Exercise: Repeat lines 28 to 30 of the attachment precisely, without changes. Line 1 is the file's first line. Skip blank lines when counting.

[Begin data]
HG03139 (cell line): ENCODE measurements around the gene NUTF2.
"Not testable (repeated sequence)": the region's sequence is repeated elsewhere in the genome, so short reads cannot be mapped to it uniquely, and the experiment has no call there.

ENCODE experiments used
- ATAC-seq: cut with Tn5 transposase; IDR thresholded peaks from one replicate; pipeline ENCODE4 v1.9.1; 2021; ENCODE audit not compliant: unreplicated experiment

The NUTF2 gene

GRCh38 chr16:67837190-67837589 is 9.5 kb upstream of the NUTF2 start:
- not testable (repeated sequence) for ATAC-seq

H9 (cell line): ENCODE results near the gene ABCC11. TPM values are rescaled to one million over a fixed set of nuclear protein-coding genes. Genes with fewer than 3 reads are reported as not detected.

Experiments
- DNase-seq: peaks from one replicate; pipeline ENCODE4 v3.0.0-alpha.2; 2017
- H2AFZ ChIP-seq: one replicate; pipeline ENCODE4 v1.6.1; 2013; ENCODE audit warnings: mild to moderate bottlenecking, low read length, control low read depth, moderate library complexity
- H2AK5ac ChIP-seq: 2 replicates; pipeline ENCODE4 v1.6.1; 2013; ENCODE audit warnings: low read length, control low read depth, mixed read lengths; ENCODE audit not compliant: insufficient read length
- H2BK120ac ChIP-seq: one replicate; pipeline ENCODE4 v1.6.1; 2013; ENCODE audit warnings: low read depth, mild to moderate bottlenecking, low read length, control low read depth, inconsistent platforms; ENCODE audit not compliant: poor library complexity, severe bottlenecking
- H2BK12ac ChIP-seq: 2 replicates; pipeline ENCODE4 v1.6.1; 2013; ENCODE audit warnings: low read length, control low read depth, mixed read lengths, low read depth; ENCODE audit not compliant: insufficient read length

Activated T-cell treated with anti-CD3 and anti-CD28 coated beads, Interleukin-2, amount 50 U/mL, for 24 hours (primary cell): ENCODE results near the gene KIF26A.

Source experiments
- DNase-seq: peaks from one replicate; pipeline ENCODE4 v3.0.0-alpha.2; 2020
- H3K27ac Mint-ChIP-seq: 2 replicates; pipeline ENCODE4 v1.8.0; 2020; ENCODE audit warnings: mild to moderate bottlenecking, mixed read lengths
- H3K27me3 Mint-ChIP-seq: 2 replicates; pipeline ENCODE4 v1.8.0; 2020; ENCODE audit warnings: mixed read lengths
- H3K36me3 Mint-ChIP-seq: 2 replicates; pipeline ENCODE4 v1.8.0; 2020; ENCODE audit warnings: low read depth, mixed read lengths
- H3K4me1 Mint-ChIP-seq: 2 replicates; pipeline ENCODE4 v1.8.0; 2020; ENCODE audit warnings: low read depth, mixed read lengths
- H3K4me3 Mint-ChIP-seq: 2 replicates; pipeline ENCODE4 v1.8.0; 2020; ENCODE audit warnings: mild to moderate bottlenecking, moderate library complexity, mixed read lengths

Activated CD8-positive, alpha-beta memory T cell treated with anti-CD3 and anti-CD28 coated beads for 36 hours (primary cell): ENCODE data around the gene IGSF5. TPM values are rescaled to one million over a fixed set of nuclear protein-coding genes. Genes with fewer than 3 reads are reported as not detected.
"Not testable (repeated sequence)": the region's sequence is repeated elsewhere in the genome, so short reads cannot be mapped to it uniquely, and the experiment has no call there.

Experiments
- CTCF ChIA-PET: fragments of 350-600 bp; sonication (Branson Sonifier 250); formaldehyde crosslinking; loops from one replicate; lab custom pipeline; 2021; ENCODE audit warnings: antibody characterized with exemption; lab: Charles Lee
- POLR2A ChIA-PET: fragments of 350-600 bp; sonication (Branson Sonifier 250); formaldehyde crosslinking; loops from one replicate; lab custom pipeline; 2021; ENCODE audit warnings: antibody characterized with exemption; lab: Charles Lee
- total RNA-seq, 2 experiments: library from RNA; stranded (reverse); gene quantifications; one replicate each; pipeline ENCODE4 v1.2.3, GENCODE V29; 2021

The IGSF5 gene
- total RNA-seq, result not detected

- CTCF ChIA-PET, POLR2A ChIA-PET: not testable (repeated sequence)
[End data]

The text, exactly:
- total RNA-seq, 2 experiments: library from RNA; stranded (reverse); gene quantifications; one replicate each; pipeline ENCODE4 v1.2.3, GENCODE V29; 2021

The IGSF5 gene
- total RNA-seq, result not detected